Hype House TikTokers called out for being bad influencers

CBC Kids News • Published 2020-07-29 11:00

Influencers have a responsibility to act as role models, expert says

If you’re feeling that the world around you is more normal these days, you’re not alone.

After all, rules about where we can go and who we can see are less strict than they were back in March, when the coronavirus pandemic hit.

So much so that some people are getting together in large groups, and they’re being called out for it — because it’s still not OK.

This past week, some of the world’s biggest influencers were caught, and have since apologized, for partying in huge numbers.

Influencers James Charles and Tana Mongeau are among the social media stars who attended a party earlier this month at the Hype House.

They weren’t wearing masks or practising physical distancing.

Here’s what the Hype House is all about, the backlash that followed the party and why one expert says influencers have a big responsibility to their followers.

What is the Hype House?

The party took place on July 21 in what is known as the Hype House, a house in Los Angeles where a bunch of influencers live and create content together.

Title: What is Hype House? A rental mansion in L.A. that includes a big backyard with a pool, formed in December 2019 by several TikTok stars, including Lil Huddy and Thomas Petrou, home to dozens of notable TikTokers House rules include asking permission to invite friends over and creating content regularly, a place to collaborate on videos for TikTok, YouTube and Instagram  

Influencers who live there include Thomas Petrou, Chase Hudson (a.k.a. Lil Huddy), Tayler Holder, Addison Rae, Patrick Huston and Avani Gregg.

Collectively on social media, the house members have tens of millions of followers and counting.

The backlash

The now-infamous Hype House has been described by members as a place that’s not for partying, but recent events reflect otherwise.

Videos and pictures shared on social media from the party, which was just one of several recent gatherings, showed a packed house with lines just to get in. 

YouTuber Tyler Oakley, who has more than seven million subscribers, took to Twitter the day after the party, calling out famous attendees for not encouraging responsibility during an ongoing pandemic.

He wasn’t the only one — countless other social media users called out the influencers for appearing to disregard public health recommendations.

The apologies

In response, Mongeau took to Instagram on Monday to apologize for going to the party, saying she is holding herself accountable and will be “staying inside.”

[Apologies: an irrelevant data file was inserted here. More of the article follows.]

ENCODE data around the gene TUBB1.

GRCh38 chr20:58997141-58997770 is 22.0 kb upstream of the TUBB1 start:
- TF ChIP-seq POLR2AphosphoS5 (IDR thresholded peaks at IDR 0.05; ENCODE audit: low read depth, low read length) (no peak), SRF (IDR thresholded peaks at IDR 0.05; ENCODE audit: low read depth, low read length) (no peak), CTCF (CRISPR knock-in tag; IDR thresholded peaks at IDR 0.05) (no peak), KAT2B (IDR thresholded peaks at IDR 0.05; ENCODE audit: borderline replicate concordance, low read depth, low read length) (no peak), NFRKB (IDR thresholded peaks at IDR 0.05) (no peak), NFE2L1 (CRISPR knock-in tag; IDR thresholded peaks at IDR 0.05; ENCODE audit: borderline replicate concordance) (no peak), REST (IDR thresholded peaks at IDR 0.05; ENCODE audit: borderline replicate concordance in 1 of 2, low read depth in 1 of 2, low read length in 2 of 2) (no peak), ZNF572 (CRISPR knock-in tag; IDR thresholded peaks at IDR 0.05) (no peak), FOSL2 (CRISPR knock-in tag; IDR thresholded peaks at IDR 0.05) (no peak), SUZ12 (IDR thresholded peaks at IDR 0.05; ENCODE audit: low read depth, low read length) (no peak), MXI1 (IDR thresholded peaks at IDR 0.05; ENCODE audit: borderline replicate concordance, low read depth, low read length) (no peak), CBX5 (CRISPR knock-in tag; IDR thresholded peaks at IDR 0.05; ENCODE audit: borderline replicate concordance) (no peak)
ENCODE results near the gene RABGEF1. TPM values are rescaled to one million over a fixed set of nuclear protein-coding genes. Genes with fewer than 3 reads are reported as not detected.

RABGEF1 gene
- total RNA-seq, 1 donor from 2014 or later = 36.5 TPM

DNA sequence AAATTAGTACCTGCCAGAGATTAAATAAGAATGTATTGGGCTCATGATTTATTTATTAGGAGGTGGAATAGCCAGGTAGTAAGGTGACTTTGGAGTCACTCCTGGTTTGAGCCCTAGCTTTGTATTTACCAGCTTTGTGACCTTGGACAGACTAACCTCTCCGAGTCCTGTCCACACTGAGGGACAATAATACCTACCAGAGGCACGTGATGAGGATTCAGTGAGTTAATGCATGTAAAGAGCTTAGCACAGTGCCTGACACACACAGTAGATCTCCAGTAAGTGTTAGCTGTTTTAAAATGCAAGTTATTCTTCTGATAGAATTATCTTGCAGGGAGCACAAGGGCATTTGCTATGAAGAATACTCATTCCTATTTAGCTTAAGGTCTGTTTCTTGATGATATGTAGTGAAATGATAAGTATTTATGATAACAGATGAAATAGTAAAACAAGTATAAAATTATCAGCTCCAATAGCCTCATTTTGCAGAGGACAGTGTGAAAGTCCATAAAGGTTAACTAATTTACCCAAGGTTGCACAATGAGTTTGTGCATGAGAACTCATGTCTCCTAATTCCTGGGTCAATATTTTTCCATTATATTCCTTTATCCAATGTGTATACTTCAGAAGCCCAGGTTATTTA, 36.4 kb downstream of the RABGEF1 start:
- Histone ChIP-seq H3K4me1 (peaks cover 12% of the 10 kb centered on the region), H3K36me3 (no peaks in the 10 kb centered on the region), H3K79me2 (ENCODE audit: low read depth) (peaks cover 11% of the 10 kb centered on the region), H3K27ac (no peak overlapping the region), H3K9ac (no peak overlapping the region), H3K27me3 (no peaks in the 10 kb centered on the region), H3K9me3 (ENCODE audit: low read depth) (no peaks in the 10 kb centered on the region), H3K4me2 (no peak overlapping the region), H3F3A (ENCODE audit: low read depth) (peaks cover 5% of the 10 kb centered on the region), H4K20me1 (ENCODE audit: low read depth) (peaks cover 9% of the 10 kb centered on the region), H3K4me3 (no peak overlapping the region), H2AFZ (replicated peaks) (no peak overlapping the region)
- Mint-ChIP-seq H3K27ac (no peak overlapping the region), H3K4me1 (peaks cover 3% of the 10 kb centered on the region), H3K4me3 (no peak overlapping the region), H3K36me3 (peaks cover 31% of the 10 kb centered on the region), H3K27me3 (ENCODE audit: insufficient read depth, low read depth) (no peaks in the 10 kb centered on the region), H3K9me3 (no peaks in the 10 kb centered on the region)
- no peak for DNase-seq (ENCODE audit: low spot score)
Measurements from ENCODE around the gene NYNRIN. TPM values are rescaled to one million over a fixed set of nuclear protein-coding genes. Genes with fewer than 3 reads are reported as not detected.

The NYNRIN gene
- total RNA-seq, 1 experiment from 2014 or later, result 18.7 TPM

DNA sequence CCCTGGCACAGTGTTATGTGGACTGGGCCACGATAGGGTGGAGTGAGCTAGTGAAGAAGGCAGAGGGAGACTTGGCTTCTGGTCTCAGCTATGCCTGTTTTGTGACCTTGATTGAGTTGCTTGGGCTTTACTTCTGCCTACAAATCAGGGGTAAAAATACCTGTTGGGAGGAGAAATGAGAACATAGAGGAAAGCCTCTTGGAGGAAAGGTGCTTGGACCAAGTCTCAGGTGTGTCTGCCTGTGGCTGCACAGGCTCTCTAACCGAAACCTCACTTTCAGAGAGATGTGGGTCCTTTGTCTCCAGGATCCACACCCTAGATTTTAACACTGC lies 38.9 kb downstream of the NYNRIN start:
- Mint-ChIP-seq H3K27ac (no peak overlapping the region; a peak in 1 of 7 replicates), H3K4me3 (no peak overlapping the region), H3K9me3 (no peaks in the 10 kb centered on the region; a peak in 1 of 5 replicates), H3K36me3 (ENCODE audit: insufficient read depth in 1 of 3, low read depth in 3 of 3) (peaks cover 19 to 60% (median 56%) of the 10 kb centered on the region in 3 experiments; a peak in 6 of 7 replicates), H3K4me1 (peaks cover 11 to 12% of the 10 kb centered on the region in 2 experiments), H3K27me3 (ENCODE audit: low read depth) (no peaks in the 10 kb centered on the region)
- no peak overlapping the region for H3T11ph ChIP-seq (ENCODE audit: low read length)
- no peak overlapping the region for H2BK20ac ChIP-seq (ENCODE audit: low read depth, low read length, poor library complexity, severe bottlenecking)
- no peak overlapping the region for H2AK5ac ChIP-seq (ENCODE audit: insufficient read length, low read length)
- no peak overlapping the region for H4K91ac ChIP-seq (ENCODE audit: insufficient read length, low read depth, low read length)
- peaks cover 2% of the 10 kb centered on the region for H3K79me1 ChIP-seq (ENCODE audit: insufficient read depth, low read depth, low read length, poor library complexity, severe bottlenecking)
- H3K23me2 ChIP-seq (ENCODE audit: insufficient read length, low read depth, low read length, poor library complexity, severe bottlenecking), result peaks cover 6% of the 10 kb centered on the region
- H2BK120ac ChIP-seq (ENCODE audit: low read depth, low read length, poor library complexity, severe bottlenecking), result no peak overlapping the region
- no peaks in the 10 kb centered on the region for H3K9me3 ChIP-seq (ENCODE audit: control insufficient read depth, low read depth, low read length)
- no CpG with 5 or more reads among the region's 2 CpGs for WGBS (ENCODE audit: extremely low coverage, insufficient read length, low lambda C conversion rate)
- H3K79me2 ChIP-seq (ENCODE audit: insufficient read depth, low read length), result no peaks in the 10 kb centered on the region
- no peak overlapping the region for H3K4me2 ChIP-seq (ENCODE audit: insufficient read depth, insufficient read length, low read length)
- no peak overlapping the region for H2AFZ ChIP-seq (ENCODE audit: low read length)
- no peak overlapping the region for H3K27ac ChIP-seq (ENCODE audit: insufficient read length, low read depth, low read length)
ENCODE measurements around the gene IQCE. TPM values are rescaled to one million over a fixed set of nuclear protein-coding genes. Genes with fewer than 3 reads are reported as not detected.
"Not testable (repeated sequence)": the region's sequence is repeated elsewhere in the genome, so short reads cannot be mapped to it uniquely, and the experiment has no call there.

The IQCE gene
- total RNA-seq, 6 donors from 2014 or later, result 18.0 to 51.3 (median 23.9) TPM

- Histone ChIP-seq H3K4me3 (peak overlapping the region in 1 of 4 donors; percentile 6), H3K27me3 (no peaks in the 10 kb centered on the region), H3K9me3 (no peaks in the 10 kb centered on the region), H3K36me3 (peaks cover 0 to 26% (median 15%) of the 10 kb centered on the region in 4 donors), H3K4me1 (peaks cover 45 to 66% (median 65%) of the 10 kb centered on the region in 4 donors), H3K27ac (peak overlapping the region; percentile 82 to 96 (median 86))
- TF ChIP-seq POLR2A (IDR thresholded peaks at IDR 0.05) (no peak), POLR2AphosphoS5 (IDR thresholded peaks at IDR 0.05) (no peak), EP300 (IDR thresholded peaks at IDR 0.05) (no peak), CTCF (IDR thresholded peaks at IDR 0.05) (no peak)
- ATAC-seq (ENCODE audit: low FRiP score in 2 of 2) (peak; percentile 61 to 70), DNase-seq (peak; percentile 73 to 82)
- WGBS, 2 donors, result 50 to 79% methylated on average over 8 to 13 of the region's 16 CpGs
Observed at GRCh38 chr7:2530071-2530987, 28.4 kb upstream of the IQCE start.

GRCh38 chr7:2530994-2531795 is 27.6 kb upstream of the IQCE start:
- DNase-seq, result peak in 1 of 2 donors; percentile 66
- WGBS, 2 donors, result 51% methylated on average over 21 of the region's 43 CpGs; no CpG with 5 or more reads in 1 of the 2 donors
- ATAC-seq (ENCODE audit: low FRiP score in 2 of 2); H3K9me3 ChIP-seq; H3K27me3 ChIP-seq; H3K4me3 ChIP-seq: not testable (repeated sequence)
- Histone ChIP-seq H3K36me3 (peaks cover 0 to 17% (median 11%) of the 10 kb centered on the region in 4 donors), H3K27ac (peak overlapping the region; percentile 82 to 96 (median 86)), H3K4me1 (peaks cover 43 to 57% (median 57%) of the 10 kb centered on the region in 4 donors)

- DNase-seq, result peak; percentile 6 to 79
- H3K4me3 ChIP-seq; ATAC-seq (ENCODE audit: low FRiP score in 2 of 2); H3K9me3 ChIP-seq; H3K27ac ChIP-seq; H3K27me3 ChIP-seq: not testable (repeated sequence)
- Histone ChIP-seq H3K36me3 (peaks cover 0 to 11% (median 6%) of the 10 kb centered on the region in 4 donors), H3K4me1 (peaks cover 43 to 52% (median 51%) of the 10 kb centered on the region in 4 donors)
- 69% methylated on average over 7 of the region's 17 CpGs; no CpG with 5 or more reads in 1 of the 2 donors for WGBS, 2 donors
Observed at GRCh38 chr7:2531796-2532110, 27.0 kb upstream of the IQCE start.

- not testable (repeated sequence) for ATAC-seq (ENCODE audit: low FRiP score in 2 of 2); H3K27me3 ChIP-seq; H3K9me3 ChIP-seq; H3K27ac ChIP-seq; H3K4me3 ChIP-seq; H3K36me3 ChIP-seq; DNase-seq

“Partying/going to any social gatherings during a global pandemic was such a careless and irresponsible action on my behalf,” Mongeau said on Instagram.

Charles also addressed the party during a recent video, apologizing for his actions.

A text box from a James Charles video posted on July 25 reads:

“I recognize that with my platform comes responsibility, and I encourage you guys to be smarter than I was,” he said in a statement in the video.

The influence of influencers

Influencers have a certain amount of responsibility, says one expert.

They’re valuable because they are building a brand that can be used to sell products, convey a personality and display a desirable lifestyle, said Jenna Jacobson, an assistant professor at Ryerson University in Toronto and a research fellow in the school's Social Media Lab.

But they also have a large network of followers, and with that comes “a responsibility to their audience,” Jacobson said.

“When you have an audience, influencers are acting as role models and as trendsetters.”

Not only that, but she said influencers’ actions have an impact on their audience, especially young people who largely get their news from social media.

An Instagram picture of Hype House memebers, shortly after they moved in in December. They are all wearing matching outfits: blue jeans and white tops.

But Jacobson also said it’s important to recognize that people become influencers at very different ages, and some might still be adjusting to the new responsibilities.

“By positioning yourself in the public eye on social media, you are opening yourself up to larger audiences,” she said.

“With that comes praise and also comes critique.”

TikTok has not yet responded to a request for comment from CBC Kids News.

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